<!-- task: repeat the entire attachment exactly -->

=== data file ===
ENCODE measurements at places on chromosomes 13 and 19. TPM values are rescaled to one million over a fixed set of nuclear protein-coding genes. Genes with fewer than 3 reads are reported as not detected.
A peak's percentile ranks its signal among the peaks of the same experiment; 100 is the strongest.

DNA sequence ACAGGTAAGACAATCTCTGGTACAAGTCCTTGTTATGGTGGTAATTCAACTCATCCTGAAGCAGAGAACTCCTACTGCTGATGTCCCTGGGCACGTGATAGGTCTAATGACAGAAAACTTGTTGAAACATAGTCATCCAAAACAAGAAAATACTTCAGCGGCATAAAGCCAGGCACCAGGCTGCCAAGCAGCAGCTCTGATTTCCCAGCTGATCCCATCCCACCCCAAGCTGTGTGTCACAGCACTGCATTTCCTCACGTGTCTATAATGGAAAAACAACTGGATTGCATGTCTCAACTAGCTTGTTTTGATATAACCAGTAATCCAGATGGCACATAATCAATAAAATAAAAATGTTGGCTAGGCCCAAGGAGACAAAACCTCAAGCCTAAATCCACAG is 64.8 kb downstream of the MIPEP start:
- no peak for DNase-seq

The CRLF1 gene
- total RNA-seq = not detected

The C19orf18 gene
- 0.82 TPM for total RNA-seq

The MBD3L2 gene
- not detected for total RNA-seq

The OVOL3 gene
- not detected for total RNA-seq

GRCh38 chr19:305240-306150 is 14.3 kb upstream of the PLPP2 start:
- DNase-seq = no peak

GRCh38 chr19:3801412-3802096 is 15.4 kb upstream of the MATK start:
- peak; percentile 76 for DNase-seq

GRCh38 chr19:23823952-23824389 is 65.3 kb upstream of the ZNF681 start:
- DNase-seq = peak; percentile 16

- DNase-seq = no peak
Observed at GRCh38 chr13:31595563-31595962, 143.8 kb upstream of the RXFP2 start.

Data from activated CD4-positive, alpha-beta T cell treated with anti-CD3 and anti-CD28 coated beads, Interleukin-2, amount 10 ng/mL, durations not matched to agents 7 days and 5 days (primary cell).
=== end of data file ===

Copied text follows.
ENCODE measurements at places on chromosomes 13 and 19. TPM values are rescaled to one million over a fixed set of nuclear protein-coding genes. Genes with fewer than 3 reads are reported as not detected.
A peak's percentile ranks its signal among the peaks of the same experiment; 100 is the strongest.

DNA sequence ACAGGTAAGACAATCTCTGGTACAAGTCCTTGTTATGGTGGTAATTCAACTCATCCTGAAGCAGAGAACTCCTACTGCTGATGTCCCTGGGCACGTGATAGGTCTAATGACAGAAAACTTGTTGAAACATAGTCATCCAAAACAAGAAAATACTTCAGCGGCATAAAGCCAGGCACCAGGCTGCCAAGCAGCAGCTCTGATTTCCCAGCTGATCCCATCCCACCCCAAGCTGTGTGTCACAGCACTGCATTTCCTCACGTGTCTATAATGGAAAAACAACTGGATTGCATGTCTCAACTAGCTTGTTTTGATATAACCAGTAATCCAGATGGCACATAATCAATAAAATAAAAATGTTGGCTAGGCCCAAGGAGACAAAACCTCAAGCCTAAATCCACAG is 64.8 kb downstream of the MIPEP start:
- no peak for DNase-seq

The CRLF1 gene
- total RNA-seq = not detected

The C19orf18 gene
- 0.82 TPM for total RNA-seq

The MBD3L2 gene
- not detected for total RNA-seq

The OVOL3 gene
- not detected for total RNA-seq

GRCh38 chr19:305240-306150 is 14.3 kb upstream of the PLPP2 start:
- DNase-seq = no peak

GRCh38 chr19:3801412-3802096 is 15.4 kb upstream of the MATK start:
- peak; percentile 76 for DNase-seq

GRCh38 chr19:23823952-23824389 is 65.3 kb upstream of the ZNF681 start:
- DNase-seq = peak; percentile 16

- DNase-seq = no peak
Observed at GRCh38 chr13:31595563-31595962, 143.8 kb upstream of the RXFP2 start.

Data from activated CD4-positive, alpha-beta T cell treated with anti-CD3 and anti-CD28 coated beads, Interleukin-2, amount 10 ng/mL, durations not matched to agents 7 days and 5 days (primary cell).